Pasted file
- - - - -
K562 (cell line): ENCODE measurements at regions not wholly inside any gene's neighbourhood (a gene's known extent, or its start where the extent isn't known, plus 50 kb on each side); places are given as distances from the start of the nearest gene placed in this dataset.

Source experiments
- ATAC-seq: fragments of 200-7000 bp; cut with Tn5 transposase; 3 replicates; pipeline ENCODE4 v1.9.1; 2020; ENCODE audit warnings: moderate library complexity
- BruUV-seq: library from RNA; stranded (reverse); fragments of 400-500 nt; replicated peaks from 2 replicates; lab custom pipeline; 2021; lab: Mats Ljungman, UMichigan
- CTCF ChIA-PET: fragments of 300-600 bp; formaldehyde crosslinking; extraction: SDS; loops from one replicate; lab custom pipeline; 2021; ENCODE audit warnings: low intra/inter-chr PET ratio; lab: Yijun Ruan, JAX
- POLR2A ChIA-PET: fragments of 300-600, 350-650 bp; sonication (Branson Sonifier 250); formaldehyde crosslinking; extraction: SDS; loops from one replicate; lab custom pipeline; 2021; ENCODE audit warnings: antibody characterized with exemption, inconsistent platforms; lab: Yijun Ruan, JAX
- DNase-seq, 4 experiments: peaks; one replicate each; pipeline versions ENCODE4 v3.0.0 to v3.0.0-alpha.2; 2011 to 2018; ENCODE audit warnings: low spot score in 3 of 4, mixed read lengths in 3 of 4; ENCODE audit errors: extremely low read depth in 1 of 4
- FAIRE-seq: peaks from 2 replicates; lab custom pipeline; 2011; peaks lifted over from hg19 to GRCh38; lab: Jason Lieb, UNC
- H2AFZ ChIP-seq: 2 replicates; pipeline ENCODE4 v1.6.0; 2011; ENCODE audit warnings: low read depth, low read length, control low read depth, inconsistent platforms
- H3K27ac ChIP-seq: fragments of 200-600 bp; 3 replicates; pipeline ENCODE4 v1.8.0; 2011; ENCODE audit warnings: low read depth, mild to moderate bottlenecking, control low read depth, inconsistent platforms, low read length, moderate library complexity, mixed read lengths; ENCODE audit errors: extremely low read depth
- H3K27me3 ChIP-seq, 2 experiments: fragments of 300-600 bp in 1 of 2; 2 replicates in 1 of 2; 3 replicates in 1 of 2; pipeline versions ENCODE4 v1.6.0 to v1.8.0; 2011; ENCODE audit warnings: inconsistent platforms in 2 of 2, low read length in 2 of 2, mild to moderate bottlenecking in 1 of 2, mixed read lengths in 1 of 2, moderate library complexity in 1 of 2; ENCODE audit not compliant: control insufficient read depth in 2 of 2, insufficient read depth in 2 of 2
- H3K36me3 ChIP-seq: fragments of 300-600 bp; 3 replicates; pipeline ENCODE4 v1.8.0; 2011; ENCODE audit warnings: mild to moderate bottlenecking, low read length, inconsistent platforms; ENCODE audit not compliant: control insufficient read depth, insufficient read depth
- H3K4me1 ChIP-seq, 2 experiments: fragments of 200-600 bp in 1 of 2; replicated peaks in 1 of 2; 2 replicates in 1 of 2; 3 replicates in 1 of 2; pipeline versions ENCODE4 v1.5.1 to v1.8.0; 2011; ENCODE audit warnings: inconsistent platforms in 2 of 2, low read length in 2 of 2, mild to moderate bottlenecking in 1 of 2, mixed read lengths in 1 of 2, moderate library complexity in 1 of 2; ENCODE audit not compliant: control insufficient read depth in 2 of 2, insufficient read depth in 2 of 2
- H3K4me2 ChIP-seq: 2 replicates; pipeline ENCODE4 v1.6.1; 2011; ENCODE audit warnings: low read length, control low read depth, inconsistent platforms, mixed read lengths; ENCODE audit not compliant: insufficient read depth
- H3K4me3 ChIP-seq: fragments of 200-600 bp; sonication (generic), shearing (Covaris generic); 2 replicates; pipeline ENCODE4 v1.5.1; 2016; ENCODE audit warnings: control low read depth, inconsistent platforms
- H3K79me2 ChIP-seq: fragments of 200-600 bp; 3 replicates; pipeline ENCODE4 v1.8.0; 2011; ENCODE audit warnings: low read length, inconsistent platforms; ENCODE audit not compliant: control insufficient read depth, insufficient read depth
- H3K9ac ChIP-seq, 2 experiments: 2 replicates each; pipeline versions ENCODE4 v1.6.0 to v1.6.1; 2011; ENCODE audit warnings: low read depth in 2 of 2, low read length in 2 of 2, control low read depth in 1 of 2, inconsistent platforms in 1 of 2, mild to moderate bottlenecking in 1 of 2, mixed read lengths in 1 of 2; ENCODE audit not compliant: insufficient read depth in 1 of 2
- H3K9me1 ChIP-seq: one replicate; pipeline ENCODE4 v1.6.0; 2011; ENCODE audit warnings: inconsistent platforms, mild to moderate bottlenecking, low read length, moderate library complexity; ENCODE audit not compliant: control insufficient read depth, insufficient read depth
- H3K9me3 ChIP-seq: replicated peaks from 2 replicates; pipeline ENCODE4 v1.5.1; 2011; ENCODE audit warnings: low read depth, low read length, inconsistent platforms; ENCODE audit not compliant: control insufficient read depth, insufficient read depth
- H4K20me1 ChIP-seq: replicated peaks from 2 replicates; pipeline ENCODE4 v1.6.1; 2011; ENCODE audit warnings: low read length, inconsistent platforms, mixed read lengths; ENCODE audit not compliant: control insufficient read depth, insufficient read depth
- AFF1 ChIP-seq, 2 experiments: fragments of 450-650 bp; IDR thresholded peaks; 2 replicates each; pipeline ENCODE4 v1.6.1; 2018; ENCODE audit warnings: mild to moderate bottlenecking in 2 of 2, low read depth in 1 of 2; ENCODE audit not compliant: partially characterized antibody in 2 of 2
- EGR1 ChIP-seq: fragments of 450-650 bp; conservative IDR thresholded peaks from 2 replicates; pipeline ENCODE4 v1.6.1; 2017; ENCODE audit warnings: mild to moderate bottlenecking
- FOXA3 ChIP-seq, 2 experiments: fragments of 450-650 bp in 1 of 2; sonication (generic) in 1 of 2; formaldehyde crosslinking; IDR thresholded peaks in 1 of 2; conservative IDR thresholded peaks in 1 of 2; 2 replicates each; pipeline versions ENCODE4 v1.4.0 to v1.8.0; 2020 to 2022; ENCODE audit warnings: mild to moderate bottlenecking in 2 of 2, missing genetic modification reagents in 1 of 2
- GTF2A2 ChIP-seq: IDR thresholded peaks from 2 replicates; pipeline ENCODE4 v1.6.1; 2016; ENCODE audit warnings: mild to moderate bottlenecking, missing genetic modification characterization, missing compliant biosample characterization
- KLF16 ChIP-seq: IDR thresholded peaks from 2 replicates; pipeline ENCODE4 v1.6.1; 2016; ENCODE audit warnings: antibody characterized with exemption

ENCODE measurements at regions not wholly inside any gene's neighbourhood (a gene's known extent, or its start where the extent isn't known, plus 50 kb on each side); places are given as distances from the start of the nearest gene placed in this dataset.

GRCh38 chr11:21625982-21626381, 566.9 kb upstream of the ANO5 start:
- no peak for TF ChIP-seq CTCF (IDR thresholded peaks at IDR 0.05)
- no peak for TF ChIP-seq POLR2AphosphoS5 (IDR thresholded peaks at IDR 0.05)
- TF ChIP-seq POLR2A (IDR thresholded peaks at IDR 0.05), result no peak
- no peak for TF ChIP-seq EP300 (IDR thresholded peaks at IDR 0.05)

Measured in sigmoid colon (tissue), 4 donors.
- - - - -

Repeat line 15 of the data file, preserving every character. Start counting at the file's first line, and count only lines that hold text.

- H3K4me3 ChIP-seq: fragments of 200-600 bp; sonication (generic), shearing (Covaris generic); 2 replicates; pipeline ENCODE4 v1.5.1; 2016; ENCODE audit warnings: control low read depth, inconsistent platforms